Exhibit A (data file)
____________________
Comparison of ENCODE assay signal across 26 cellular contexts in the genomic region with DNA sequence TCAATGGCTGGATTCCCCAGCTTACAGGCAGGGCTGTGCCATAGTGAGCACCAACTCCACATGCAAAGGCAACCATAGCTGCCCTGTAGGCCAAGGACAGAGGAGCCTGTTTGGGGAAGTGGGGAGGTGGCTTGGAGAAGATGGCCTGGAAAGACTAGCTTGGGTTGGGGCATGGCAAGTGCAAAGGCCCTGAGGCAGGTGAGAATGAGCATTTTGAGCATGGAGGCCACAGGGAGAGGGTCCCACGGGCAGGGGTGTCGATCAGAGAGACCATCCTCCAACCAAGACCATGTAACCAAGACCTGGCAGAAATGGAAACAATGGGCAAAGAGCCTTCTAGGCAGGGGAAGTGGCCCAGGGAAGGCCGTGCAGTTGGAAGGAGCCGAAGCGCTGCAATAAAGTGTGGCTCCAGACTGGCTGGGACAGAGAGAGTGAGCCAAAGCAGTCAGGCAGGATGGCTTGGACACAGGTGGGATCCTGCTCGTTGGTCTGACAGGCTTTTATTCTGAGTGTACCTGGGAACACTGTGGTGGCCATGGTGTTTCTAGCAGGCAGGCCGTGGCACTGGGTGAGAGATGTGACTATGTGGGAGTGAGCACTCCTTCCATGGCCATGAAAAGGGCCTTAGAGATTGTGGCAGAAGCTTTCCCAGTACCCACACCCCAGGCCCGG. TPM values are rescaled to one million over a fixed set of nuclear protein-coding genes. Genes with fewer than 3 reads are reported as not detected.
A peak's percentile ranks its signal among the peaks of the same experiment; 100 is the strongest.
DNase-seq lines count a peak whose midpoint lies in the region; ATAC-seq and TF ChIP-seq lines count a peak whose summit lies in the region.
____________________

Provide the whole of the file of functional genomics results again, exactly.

Comparison of ENCODE assay signal across 26 cellular contexts in the genomic region with DNA sequence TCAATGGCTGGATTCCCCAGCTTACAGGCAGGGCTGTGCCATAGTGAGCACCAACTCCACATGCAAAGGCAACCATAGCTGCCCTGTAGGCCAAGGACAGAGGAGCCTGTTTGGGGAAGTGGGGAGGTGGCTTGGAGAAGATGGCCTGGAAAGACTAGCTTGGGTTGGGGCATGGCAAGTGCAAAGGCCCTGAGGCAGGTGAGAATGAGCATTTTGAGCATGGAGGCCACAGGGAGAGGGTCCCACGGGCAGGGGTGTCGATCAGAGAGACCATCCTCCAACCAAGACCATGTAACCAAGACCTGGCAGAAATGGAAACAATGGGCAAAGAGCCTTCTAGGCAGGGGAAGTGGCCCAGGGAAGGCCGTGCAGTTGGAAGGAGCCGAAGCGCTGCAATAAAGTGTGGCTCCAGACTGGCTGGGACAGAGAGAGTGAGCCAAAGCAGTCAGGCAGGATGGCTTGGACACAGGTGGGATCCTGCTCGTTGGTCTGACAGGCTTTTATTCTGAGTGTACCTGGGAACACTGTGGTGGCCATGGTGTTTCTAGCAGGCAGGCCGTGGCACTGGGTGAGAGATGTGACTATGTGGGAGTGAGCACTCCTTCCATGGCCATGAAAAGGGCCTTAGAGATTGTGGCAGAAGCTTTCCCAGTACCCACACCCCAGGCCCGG. TPM values are rescaled to one million over a fixed set of nuclear protein-coding genes. Genes with fewer than 3 reads are reported as not detected.
A peak's percentile ranks its signal among the peaks of the same experiment; 100 is the strongest.
DNase-seq lines count a peak whose midpoint lies in the region; ATAC-seq and TF ChIP-seq lines count a peak whose summit lies in the region.